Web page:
U.S. Census numbers: County may appeal '10 population

Photo by Howard Reed

Photo by Howard Reed

COVINGTON — Newton County officials are reviewing data released by the U.S. Census Bureau to determine if an appeal is warranted.

Census 2010 information was released earlier this month, showing Newton County's population at 99,958. Officials had anticipated it would top 100,000.

The county's Geographic Information System department is reviewing and comparing data. Already, three blocks have been found where census numbers appear to be incorrect, said Board of Commissioners Chairman Kathy Morgan. The census data shows just one person living on those three blocks. Two of the three blocks have apartment complexes that are at or near full capacity, and the other block has about 18 single-family homes, Morgan said. County officials estimate there are about 100 people living on those three blocks. Other blocks are being reviewed for similar discrepancies, Morgan said.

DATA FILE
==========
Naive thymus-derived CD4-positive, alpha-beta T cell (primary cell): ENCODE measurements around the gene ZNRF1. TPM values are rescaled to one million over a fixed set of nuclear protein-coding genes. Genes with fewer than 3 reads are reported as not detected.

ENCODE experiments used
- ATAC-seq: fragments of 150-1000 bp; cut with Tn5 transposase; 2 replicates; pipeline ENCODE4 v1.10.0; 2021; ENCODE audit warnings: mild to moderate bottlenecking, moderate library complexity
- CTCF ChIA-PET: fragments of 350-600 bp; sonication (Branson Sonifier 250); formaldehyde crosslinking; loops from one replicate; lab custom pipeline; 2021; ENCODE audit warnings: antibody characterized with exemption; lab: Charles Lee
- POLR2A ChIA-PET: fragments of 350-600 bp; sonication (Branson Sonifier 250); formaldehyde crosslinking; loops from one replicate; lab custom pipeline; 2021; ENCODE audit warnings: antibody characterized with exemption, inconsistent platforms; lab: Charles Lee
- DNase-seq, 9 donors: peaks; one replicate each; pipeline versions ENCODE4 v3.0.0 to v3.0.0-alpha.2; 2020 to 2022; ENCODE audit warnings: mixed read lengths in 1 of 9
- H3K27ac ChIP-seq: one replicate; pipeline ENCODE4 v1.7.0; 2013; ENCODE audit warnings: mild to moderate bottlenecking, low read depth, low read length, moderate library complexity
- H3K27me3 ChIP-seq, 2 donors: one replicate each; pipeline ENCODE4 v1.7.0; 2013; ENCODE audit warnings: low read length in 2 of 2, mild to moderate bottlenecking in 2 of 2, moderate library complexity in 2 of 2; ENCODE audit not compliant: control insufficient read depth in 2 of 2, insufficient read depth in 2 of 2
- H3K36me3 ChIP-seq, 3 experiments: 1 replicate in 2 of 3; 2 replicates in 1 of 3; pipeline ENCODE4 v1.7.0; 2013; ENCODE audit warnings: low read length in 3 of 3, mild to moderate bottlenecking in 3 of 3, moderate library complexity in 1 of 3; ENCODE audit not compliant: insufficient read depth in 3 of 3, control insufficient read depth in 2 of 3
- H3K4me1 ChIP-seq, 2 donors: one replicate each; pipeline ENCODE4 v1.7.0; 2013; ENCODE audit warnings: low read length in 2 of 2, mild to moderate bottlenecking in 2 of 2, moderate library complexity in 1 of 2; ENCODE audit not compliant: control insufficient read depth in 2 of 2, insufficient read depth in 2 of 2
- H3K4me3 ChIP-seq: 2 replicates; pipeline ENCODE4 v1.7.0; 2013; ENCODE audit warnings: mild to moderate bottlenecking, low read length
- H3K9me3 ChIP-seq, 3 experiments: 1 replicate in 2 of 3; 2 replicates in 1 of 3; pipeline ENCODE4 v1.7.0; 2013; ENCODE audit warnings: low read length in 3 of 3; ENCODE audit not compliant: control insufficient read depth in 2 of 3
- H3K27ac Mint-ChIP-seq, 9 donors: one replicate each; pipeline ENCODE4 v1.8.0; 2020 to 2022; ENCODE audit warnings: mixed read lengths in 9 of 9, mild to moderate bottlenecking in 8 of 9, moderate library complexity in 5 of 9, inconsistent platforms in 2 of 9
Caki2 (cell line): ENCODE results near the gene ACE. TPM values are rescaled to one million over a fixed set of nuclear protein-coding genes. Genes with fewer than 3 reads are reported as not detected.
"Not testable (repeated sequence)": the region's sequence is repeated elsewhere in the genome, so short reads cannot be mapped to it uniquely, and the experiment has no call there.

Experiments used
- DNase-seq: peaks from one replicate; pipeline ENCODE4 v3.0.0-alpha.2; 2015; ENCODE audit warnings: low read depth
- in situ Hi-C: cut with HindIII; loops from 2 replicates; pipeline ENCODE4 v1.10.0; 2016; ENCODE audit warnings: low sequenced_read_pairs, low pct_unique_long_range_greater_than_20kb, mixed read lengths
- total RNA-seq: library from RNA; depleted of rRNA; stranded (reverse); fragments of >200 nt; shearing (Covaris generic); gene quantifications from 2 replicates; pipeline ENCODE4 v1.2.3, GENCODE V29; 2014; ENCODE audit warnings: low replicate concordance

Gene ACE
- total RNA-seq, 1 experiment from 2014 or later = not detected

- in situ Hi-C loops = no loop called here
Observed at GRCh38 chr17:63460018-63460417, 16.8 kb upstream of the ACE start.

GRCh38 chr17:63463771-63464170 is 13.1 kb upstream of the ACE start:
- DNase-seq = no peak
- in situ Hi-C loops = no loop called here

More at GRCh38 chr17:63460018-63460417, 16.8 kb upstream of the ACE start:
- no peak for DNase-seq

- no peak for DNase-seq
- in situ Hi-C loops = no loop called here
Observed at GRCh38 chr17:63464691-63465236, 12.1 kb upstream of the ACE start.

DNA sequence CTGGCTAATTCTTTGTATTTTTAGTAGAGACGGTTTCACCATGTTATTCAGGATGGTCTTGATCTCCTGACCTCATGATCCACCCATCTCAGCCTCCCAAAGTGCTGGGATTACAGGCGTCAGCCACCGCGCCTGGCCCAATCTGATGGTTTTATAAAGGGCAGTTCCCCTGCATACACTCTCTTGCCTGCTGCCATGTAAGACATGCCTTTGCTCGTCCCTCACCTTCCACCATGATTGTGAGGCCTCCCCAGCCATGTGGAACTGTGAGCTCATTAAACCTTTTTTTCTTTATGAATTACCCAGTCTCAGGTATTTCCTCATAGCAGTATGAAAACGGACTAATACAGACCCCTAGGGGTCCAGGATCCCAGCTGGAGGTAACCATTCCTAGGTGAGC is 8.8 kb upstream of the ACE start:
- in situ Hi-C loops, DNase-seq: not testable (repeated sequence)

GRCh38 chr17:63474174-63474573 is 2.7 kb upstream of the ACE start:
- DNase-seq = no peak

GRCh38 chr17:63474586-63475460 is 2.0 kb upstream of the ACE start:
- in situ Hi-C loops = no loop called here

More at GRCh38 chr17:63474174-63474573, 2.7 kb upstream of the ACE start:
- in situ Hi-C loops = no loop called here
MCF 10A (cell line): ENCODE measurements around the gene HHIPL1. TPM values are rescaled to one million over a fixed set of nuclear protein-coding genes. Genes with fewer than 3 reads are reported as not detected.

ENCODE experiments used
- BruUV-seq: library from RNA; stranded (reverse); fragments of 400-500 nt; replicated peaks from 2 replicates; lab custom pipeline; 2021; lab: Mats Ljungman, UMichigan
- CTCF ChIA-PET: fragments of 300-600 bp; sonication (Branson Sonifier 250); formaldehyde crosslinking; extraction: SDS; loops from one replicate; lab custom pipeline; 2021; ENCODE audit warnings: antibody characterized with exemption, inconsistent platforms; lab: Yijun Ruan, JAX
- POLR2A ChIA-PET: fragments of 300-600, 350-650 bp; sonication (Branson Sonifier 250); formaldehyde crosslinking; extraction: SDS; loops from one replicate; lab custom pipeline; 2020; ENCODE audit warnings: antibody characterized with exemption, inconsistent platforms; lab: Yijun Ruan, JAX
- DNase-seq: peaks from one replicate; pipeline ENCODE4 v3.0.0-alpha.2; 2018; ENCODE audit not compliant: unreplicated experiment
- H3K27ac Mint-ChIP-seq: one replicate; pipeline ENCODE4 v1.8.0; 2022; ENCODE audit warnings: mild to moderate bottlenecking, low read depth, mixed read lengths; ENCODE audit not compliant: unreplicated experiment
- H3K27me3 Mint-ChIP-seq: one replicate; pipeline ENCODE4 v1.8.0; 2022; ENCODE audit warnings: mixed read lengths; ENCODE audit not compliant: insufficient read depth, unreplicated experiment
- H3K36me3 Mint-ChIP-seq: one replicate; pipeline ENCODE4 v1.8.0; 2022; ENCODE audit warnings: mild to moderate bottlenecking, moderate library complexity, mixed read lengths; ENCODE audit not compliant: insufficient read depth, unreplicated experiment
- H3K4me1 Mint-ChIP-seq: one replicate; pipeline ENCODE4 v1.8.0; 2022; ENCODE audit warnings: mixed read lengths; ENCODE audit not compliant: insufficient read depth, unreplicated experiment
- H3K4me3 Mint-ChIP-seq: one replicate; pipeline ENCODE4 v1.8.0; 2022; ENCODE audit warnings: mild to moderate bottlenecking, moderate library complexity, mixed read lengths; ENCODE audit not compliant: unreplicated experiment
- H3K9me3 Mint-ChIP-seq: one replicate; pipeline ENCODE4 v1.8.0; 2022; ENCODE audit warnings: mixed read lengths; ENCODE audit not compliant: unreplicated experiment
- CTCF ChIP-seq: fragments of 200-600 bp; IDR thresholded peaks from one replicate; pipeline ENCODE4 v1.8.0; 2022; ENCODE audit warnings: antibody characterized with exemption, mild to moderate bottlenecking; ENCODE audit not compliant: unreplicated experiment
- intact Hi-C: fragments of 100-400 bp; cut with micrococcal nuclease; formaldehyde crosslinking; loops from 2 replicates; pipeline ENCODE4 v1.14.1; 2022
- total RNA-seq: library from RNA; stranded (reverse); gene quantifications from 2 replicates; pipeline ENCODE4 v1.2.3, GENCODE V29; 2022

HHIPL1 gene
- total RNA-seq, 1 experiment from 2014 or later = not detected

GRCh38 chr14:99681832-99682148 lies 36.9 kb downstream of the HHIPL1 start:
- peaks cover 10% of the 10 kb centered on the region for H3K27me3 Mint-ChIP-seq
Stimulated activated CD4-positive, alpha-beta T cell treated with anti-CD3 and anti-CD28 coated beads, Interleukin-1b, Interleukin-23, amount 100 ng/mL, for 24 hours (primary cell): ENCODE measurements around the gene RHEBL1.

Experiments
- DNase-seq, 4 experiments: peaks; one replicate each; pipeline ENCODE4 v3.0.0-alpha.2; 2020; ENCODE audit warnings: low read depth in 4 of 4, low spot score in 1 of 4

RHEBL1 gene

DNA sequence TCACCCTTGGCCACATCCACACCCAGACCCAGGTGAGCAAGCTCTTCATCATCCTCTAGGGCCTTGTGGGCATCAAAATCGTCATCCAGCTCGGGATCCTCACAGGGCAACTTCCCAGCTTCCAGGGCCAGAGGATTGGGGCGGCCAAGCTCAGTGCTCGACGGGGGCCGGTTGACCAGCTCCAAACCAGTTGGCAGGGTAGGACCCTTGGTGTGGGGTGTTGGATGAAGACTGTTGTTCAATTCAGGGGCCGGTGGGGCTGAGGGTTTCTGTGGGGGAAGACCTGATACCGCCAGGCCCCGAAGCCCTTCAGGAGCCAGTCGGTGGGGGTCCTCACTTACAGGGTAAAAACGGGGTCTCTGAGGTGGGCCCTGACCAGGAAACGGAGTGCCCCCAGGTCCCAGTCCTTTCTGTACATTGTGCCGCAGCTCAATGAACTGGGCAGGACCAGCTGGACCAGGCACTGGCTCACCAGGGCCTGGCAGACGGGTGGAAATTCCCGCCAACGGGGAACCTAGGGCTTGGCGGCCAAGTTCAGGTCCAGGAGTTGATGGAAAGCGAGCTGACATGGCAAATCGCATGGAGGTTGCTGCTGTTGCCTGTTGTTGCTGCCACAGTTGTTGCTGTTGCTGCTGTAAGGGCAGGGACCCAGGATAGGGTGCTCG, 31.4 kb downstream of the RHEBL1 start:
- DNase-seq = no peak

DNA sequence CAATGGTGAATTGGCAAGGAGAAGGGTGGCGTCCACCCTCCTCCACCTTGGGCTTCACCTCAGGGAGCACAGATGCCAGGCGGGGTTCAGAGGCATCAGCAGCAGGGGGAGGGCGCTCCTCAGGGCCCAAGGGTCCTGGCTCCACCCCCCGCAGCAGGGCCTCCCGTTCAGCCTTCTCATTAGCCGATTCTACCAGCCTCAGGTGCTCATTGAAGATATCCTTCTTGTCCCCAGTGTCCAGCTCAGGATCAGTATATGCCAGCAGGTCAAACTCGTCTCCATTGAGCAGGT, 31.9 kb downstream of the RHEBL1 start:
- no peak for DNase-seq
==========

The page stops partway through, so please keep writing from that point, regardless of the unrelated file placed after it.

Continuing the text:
The blocks are near the Rockdale County line, and it could be that residents who are actually in Newton were counted in Rockdale, she said. There are some subdivisions that fall partly in Newton and Rockdale, and those will be reviewed as well.

Whether the county files an appeal will depend on how wide the gap is between census estimates and county estimates, Morgan said.

"If we show 100 people and they show 88, we're not going to object to that. (We're not going to appeal) unless we find lots of obviously glaring mistakes," she said. "If they're off by 1,000 people, that would warrant at least an effort for discussion."

An appeal will have to be done through the Georgia Department of Community Affairs. The county has 90 days to appeal following the release of census data.

In addition to being the basis for redistricting on the local, state and federal levels, census data determines funding appropriations to the county, and the 100,000 mark is an important one in Georgia, Morgan said. While there may be more funds available for counties with a population of 100,000 or greater, there is also more scrutiny, she said.

"I just know that 100,000 is a trigger in Georgia for requirements. Even though there may be an increase in appropriations available to us, there also will be increased costs. We want to have an accurate count so we have an accurate representation of the citizens of our county and we're providing services for an accurate number of citizens as well," she said.